Aug 29, 2014

Labor Day 2014

The late Rev. John Claypool (d. 3 September 2005) reminds us on this Labor Day: “When we offer up our daily work to the glory of God and the benefit of our families and communities, we proceed to play our roles in the daily struggle to make God more visible in the world and bring God’s realm into fuller realization.”

Labor Day is a day to celebrate the work we do in the world. Often, our work is one of the ways we define our lives and thereby celebrate our lives. I suggest that this week and in preparation for Holy Worship of God Almighty that we employ the following prayer from Reinhold Niebuhr, who offered it up to God and for us:
O God, you have bound us together in this life.
Give us grace to understand how our lives depend
on the courage, the industry, the honesty,
and the integrity of all who labor.
May we be mindful of their needs, grateful for their faithfulness,
and faithful in our responsibilities to them;
through Jesus Christ our Lord. Amen.
May this Labor Day be a day of thanksgiving for our honest work in God’s Realm.

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Aug 22, 2014

The Intuitive Mind

School begins for all of us soon! It is curious but only those who have suffered under all the teaching and reading and instruction are in a position to appreciate the gift of a good education. I recently re-read a quote I copied from Frank McCourt’s Angela’s Ashes:

You have to study and learn so that you can make up your own mind about history and everything else, but you can’t make up an empty mind. Stock your mind, stock your mind. It is your house of treasure and no one in the world can interfere with it. If you won the Irish sweepstakes and bought a house that needed furniture, would you fill it with bits and pieces of rubbish? Your mind is your house and if you fill it with rubbish . . . it will rot in your head. You might be poor, your shoes might be broken, but your mind is a palace.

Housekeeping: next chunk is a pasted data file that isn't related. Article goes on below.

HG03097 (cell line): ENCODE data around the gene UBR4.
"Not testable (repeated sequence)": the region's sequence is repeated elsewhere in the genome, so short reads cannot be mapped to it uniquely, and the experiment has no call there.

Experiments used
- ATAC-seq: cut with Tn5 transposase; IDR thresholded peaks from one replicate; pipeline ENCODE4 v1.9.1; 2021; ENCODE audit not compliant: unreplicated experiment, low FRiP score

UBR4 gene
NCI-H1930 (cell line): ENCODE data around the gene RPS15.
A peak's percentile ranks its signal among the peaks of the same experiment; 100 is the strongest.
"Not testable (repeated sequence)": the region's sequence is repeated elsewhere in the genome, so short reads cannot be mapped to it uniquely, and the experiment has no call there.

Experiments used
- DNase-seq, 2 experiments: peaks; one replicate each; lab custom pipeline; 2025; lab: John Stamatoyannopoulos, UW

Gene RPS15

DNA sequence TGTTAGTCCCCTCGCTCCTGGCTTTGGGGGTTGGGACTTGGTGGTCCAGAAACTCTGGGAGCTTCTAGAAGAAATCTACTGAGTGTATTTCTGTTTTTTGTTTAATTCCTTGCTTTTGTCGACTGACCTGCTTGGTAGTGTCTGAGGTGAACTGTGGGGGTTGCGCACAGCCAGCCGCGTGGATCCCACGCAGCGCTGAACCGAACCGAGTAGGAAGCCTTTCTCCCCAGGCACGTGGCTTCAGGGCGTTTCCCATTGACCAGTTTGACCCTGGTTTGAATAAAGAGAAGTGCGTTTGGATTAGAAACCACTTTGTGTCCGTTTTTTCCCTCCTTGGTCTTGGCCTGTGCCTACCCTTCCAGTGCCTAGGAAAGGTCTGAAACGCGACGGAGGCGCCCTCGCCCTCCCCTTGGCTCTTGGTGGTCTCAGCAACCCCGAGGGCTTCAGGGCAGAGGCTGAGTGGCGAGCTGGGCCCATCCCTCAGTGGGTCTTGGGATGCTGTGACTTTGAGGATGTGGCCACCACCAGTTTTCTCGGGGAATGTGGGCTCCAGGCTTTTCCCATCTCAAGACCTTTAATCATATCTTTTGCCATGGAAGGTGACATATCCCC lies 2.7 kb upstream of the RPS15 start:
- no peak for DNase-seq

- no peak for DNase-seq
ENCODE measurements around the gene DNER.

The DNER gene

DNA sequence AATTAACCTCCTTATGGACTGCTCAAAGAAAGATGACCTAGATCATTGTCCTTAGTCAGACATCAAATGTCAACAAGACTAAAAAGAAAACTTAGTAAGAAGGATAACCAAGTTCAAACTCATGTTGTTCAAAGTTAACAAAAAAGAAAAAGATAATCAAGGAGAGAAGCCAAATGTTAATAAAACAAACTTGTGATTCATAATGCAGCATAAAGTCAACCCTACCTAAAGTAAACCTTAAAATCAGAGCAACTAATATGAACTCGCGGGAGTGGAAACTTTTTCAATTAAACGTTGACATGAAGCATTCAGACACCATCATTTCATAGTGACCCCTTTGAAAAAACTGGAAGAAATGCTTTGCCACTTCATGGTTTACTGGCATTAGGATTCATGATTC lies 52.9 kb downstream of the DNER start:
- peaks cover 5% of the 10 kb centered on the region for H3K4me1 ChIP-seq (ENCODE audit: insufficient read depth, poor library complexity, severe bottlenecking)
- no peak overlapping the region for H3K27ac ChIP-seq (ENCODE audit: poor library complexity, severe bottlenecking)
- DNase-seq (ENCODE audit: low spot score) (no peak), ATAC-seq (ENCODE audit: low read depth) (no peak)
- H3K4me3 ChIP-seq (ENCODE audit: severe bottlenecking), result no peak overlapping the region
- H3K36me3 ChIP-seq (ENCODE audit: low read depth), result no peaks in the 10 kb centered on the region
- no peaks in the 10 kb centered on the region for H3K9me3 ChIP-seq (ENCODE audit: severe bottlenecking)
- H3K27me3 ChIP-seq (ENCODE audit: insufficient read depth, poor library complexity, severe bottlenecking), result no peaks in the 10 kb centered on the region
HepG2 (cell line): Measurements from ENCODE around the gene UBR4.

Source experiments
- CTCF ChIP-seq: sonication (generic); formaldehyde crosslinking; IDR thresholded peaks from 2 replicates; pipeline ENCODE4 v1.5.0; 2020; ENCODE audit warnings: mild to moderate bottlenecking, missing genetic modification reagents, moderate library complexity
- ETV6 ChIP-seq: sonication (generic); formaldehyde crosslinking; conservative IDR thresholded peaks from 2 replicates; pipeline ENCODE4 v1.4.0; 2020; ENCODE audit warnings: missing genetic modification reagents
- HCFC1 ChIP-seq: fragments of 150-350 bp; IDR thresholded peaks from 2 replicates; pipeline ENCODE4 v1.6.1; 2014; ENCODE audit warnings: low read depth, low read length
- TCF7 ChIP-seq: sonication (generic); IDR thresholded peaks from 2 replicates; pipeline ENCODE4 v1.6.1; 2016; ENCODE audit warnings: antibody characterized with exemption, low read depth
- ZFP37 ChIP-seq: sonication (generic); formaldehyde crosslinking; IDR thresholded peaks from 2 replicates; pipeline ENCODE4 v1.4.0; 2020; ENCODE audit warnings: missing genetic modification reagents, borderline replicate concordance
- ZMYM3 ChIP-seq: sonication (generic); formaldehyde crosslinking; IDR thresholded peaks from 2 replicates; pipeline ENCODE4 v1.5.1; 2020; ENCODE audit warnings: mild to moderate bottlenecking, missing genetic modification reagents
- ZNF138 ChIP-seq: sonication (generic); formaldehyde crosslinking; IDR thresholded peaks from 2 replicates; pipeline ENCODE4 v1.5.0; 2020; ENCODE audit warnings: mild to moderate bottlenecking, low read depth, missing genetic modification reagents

I have always been a great advocate for education. But there are people who are formally uneducated who have a deep understanding of reality that defies education. I know people who have only finished 3rd grade, but have a unique kind of wisdom that one cannot get in a classroom.

There is a kind of learning that is more important than factual knowledge, as important as facts may be in the grand scheme of things. There is a kind of learning that is more essential than the frailty of human reasoning, as important as reasoning may be. It does not defy reason; it confounds—because it surpasses it. It is akin to faith; it resembles insight, and approaches intuition. Many years ago, I heard William Muehl, professor at Yale tell a story that says it well.